What about correlation? If the unit variables have a correlation matrix K, then the combined variance is Σ wiKijwj. Does that converge? Well, it depends on K. If its coefficients do not tend to zero away from the diagonal, it may not. Again if w are uniform 1/N, the sum will be over all N² coefficients. But usually correlation does diminish as the variables become more separated in time or space.

I've included this to show where LoLN comes from, and that lack of iid is not a show stopper.


To be specific, suppose we have a thermometer read to an accuracy of 1°C, and a succession of temperatures T are coming in with a spread much larger than 1. Suppose we actually know the T values, but they are then read to resolution - ie rounded.

This is equivalent to displacing each reading Ti by an amount εi up to 0.5°C to nearest integer. That JCGM guide puts it thus (via Pat Frank at WUWT):

"If the resolution of the indicating device is δx, the value of the stimulus that produces a given indication X can lie with equal probability anywhere in the interval X − δx/2 to X + δx/2. The stimulus is thus described by a rectangular probability distribution of width δx with variance u^2 = (δx)^2/12, implying a standard uncertainty of u = 0.29δx for any indication."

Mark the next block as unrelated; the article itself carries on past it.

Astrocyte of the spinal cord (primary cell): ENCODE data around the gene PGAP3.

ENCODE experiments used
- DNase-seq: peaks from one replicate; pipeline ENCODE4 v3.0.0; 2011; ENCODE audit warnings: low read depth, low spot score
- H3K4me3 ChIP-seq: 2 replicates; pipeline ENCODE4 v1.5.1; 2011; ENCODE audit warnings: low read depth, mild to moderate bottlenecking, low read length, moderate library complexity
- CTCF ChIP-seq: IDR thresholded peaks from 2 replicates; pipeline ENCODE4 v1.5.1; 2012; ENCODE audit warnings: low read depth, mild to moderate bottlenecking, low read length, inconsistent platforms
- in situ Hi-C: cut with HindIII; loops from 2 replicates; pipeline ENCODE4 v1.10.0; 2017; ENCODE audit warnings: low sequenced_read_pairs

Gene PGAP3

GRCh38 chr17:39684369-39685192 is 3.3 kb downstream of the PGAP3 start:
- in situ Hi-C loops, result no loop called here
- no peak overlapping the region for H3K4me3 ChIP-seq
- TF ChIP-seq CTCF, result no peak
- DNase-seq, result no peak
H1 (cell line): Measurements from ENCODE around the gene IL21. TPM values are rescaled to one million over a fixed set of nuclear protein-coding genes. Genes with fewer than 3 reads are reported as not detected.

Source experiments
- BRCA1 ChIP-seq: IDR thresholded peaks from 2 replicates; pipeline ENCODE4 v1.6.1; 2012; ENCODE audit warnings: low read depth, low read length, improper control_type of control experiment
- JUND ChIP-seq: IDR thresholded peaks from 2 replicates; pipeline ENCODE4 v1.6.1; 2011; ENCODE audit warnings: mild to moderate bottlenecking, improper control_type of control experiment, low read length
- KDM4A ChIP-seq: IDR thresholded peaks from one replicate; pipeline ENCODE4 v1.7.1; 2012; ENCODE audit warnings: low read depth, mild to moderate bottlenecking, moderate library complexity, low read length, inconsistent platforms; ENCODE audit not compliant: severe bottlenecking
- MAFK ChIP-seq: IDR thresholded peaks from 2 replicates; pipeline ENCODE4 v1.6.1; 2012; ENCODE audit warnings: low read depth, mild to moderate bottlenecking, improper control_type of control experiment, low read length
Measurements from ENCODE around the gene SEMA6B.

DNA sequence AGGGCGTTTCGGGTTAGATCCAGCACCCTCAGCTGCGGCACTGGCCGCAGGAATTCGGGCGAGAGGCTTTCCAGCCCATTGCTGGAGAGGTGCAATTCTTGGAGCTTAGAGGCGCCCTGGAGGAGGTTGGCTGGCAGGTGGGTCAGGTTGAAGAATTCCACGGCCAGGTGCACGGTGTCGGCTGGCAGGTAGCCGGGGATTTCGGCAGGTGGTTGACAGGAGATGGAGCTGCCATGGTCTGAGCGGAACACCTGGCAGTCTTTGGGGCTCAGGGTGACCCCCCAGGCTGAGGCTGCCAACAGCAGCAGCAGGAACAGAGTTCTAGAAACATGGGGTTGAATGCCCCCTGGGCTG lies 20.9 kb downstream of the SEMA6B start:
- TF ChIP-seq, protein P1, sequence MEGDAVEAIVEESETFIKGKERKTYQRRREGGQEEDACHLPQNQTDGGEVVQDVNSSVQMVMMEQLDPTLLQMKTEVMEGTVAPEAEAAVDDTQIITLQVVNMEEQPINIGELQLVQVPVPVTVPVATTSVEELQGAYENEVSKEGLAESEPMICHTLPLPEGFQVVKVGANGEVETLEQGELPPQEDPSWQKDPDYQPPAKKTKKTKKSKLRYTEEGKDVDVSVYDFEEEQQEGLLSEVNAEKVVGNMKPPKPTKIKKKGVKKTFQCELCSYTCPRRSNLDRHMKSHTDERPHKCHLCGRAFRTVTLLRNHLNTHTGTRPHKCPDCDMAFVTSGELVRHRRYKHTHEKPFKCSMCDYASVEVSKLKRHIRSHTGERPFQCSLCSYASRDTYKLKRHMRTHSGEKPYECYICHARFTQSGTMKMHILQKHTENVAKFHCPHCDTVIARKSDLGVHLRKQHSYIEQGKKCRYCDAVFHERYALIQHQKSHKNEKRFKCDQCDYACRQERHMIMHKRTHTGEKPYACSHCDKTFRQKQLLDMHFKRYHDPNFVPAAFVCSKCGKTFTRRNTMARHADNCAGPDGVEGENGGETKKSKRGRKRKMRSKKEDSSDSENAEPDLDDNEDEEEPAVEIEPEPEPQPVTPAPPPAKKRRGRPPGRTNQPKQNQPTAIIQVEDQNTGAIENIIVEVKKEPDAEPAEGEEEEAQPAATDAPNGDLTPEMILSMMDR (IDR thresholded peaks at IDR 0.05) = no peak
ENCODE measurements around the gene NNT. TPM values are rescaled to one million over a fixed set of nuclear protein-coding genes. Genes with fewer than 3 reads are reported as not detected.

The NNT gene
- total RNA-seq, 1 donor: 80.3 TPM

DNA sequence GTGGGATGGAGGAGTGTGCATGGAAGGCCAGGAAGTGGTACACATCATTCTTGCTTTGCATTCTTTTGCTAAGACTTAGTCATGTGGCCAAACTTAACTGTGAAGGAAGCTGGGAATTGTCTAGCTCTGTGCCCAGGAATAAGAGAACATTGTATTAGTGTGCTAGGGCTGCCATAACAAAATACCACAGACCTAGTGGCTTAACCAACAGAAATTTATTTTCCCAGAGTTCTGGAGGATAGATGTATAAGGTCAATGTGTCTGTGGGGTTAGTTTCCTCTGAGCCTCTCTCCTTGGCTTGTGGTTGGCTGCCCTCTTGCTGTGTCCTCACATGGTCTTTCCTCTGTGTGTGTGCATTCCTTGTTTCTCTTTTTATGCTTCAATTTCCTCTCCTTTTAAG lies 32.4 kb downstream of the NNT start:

So the cost to accuracy of the mean is a mean of those variables. It is very reasonable to assume them independent. Although temperatures themselves may be correlated, the fractional parts will be much less so, if the assumption that the resolution is well finer than the total temperature range holds. The distributions are uniform, so the standard error of the mean of N such is sqrt(1/12/N). As such, it tends to zero with large N. That is, the mean discrepancy between rounded and exact, Σ εi/N, behaves like sqrt(1/12/N).

You may say, what if the rounding isn't perfect? What if, say, .4 is sometimes rounded up instead of down. That just changed the uniform distribution to something similar with a slightly different variance.

Example - Melbourne maxima.

On pages like this, BoM shows the daily max for each recent month in Melbourne, to one decimal place. I have placed here a zipfile which contains a RData file (to load in R) called melb12.sav, which has a list of dataframes with full data for those months. There is also a file called melb13.csv, which has just the maximum temperatures that were used in this test. Here is last month (Mar):

33.7 34.7 23.9 33.0 23.7 25.2 24.9 38.9 28.5 22.1 26.1 22.3 23.2 21.3 26.8 31.4 32.5 19.5 18.8 23.3 23.5 24.3 28.8 21.2 20.4 20.2 19.9 19.2 17.9 18.7 22.7

Suppose we had a thermometer reading to only 1°C - so all these were rounded, as in the JCGM description. For the last 13 months, here are the means for the BoM (1 dp) and for that thermometer:

      Mar   Apr   May   Jun   Jul   Aug   Sep   Oct   Nov   dec   Jan   Feb   Mar
1 dp: 22.72 19.24 17.13 14.43 13.29 13.85 17.26 24.33 22.73 27.45 25.98 25.1  24.86
0 dp: 22.77 19.27 17.13 14.37 13.29 13.84 17.33 24.35 22.67 27.48 26    25.17 24.84